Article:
Article | Published:

Deep-sequencing identification of the genomic targets of the cytidine deaminase AID and its cofactor RPA in B lymphocytes

Nature Immunology volume 12, pages 6269 (2011) | Download Citation

Abstract

The cytidine deaminase AID hypermutates immunoglobulin genes but can also target oncogenes, leading to tumorigenesis. The extent of AID's promiscuity and its predilection for immunoglobulin genes are unknown. We report here that AID interacted broadly with promoter-proximal sequences associated with stalled polymerases and chromatin-activating marks. In contrast, genomic occupancy of replication protein A (RPA), an AID cofactor, was restricted to immunoglobulin genes. The recruitment of RPA to the immunoglobulin loci was facilitated by phosphorylation of AID at Ser38 and Thr140. We propose that stalled polymerases recruit AID, thereby resulting in low frequencies of hypermutation across the B cell genome. Efficient hypermutation and switch recombination required AID phosphorylation and correlated with recruitment of RPA. Our findings provide a rationale for the oncogenic role of AID in B cell malignancy.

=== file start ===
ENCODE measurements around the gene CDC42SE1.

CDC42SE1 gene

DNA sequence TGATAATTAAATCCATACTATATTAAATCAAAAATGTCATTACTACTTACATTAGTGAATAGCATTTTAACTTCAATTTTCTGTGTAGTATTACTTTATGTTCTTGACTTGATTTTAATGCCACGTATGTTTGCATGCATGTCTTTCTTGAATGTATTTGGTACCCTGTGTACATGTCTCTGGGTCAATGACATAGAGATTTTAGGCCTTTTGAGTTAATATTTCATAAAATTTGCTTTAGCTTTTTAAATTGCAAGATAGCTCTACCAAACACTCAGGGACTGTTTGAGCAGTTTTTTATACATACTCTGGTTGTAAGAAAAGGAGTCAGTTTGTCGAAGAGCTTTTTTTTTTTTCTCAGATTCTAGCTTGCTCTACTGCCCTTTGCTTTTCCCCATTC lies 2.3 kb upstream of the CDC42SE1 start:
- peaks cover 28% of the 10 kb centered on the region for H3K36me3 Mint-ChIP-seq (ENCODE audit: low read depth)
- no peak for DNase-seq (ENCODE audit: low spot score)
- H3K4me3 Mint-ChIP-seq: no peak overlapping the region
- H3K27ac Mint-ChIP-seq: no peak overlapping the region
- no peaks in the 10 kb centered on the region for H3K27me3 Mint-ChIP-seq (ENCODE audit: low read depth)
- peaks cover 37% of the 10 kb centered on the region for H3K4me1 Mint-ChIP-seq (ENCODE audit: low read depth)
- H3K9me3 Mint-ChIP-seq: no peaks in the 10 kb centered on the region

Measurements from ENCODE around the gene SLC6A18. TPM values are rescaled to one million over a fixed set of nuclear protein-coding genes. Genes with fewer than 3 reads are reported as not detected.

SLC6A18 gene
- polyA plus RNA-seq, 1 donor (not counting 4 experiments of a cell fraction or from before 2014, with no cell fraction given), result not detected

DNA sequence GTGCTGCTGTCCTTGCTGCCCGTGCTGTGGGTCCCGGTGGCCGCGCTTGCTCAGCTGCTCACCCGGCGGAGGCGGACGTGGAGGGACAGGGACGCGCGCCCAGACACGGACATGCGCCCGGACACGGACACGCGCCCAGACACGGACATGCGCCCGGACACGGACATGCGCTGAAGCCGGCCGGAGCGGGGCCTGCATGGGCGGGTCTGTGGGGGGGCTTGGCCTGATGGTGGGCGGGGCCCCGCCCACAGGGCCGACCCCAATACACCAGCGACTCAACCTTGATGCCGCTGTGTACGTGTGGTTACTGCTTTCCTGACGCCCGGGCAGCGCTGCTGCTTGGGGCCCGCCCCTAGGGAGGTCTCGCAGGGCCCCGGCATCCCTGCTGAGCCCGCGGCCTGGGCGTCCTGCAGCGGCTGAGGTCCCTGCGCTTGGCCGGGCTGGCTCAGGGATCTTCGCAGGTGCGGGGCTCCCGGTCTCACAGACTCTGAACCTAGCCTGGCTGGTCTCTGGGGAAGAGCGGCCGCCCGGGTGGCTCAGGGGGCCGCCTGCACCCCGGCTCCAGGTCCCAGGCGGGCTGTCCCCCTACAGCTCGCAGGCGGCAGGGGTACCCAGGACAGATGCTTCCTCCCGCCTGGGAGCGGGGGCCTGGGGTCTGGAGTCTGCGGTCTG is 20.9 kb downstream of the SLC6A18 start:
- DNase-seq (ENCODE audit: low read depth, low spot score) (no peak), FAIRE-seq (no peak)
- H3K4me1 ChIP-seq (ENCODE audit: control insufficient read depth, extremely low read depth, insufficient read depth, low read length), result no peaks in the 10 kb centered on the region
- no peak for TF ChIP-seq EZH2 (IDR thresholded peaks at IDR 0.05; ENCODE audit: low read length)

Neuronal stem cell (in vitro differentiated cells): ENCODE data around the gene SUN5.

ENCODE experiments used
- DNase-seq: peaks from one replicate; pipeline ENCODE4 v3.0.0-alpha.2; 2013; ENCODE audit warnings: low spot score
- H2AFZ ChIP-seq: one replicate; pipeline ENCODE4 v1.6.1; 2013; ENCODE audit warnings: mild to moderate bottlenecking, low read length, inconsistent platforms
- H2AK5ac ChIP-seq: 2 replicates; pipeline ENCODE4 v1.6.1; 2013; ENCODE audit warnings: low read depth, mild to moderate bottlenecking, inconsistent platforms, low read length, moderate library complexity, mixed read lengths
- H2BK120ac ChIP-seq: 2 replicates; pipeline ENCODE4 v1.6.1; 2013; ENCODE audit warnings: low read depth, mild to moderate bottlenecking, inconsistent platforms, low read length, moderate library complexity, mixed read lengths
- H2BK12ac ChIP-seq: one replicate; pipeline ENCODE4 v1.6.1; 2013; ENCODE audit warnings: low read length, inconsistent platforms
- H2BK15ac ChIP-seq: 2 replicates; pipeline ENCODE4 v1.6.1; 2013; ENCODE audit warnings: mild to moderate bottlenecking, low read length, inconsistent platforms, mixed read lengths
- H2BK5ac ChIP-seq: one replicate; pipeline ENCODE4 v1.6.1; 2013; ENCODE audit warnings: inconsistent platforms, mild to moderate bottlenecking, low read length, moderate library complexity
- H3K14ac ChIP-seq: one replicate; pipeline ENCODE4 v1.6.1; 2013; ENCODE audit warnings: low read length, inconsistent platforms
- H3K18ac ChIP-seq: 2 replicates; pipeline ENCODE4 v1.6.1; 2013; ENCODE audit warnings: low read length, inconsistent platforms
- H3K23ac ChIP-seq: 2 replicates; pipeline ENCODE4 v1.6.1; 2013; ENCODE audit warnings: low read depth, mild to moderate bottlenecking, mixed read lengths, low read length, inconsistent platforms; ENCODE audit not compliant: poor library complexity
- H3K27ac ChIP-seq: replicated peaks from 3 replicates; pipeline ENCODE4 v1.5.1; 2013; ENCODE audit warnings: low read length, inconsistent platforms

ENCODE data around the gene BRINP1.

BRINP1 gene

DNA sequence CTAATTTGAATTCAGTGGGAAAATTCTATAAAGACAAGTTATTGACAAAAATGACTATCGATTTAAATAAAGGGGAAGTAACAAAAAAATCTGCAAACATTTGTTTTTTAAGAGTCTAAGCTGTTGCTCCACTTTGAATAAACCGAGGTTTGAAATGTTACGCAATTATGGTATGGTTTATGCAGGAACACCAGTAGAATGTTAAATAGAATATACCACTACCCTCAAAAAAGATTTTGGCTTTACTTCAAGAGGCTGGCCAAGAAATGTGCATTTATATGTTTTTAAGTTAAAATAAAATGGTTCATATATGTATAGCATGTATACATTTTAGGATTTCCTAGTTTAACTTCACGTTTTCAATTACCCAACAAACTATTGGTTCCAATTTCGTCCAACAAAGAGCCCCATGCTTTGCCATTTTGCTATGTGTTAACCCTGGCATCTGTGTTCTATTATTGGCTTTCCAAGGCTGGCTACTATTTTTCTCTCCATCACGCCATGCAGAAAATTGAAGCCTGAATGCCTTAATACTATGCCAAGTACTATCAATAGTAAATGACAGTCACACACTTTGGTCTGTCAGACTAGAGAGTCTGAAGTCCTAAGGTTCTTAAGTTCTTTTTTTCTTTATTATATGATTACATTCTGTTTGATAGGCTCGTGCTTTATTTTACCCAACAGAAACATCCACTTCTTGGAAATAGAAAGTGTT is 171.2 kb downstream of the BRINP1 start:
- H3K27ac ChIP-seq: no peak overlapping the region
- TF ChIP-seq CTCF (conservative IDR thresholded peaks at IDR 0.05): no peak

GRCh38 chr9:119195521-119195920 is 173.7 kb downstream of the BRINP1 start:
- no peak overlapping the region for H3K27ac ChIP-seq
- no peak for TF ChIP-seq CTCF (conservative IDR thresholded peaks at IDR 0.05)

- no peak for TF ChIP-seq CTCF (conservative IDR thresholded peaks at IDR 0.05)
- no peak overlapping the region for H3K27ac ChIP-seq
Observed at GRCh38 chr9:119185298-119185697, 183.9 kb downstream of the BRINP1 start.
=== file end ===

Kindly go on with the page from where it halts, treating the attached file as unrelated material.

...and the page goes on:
Access optionsAccess options

Rent or Buy article

Get time limited or full article access on ReadCube.

from$8.99

All prices are NET prices.

Accessions

Gene Expression Omnibus

References

  1. 1.

    , & Mechanism and regulation of class switch recombination. Annu. Rev. Immunol. 26, 261–292 (2008).

  2. 2.

    , & Molecular mechanism of class switch recombination: linkage with somatic hypermutation. Annu. Rev. Immunol. 20, 165–196 (2002).

  3. 3.